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Middle East
Bahrain workers fired for supporting protests
Opposition group says hundreds of mostly Shia workers have been laid off for going on strike in March.
Last Modified: 06 Apr 2011 05:15
Clashes during Bahrain's anti-government protests have left at least 13 demonstrators dead [Reuters]

Bahraini firms have fired hundreds of mostly Shia Muslim workers who went on strike to support pro-democracy protesters, the opposition group Wefaq has said.

Officials at Batelco, Gulf Air, Bahrain Airport Services and APM Terminals Bahrain said they had laid off more than 200 workers due to absence during a strike in March.

"It's illegal in Bahrain and anywhere else in the world to just strike. You have to give two weeks' notice to your employer," one executive who did not wish to be named told Reuters news agency on Tuesday.

Bahrain's unions called a general strike on March 13 to support the Shia protesters against the Sunni-led government. The strike was called off on March 22.

It followed security forces cracking down on protesters removing them from the Pearl Roundabout, a square in the capital, Manama, that they had occupied for weeks as the epicentre of the anti-government demonstrations.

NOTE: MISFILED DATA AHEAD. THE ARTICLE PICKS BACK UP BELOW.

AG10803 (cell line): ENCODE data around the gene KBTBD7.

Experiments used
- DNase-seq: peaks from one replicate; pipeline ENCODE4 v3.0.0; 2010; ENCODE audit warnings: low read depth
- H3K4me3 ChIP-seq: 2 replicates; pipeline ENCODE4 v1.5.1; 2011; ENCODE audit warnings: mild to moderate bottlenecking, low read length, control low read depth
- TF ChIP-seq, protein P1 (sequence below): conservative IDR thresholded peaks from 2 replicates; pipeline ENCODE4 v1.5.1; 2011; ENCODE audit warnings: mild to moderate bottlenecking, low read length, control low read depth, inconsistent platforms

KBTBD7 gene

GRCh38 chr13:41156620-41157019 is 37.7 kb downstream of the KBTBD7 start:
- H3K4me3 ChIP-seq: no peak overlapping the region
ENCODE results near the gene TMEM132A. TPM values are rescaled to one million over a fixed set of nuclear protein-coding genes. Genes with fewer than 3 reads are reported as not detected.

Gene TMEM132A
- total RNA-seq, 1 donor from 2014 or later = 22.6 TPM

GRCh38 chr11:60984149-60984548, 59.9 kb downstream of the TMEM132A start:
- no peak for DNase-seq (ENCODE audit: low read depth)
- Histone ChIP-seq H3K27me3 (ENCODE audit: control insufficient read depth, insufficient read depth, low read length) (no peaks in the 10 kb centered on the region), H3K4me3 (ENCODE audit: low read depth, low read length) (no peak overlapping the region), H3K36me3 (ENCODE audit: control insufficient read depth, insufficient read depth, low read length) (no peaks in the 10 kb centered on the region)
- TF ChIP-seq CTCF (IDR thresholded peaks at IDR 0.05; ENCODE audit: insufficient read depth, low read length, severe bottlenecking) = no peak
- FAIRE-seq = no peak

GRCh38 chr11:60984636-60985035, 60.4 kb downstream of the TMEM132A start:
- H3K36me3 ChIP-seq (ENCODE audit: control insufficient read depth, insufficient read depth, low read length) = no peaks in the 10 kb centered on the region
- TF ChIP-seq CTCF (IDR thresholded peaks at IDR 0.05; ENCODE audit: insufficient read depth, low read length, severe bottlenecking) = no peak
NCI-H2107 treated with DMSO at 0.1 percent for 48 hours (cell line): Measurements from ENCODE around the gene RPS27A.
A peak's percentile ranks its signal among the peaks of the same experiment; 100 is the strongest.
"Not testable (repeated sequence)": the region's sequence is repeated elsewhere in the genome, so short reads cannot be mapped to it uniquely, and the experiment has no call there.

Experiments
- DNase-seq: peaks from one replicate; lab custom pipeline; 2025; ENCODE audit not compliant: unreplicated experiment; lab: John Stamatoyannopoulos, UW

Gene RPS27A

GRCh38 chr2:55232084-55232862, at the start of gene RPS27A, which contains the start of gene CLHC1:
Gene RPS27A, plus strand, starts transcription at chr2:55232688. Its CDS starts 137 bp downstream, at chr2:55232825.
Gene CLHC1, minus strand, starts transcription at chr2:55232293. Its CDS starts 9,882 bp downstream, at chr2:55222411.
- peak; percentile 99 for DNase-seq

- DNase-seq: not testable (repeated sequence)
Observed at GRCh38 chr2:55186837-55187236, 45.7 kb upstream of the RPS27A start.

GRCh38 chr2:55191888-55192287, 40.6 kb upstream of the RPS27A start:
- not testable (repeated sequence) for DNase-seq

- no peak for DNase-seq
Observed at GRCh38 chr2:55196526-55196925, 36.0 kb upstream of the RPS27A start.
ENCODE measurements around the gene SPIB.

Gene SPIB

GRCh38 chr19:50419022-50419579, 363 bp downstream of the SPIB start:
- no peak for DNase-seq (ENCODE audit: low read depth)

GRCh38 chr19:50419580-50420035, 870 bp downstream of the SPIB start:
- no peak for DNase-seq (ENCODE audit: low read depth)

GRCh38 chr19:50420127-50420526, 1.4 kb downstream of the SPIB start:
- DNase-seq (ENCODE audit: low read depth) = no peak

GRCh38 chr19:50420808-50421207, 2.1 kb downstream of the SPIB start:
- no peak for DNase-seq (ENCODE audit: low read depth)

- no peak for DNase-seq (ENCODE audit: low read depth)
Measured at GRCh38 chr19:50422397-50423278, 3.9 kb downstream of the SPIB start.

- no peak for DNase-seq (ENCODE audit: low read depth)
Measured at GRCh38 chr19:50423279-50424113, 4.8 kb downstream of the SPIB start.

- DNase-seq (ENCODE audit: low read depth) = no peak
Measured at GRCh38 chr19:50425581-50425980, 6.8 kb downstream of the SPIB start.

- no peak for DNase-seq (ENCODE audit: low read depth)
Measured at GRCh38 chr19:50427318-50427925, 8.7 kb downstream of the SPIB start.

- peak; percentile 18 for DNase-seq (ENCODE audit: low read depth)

Wefaq, which is Bahrain's main Shia opposition group, said it estimated that more than 1,000 workers had been laid off and that most were Shia.

More lay-offs are expected at Bahrain Petroleum (Bapco) which has fired the head of its workers' union. Workers fear that hundreds could be sacked at the company after parliament launched an investigation headed by a Sunni hardline deputy.

Sackings denounced

In Geneva, the International Labour Organisation (ILO) denounced the mass sackings and "other repressive measures" in Bahrain.

The United Nations agency said it would organise a high-level mission to the Gulf state as soon as possible to talk to the government and to worker and employer organisations.

Some analysts said large-scale dismissals of workers could be politically risky by speeding up the disintegration of Bahraini society into Shia and Sunni enclaves.

"They're basically punishing people to the degree that they can, and I think in the long term this is a very risky strategy for them to take," Gala Riani of IHS Global Insight risk analysts said.

Clashes between protesters and security forces have killed at least 13 demonstrators and four police since protests broke out in February.

Bloggers, activists and protesters have been arrested as as part of a crackdown on dissident, with more than 300 detained and dozens missing.

The government suspended the only opposition newspaper, Al Wasat, on Sunday, accusing it of falsifying news about the unrest, and replaced the editor.

It resumed printing on Monday, the same day the government arrested and expelled two journalists, both Iraqis. A government spokesperson said Al Wasat had broken press laws.

Source:
Reuters
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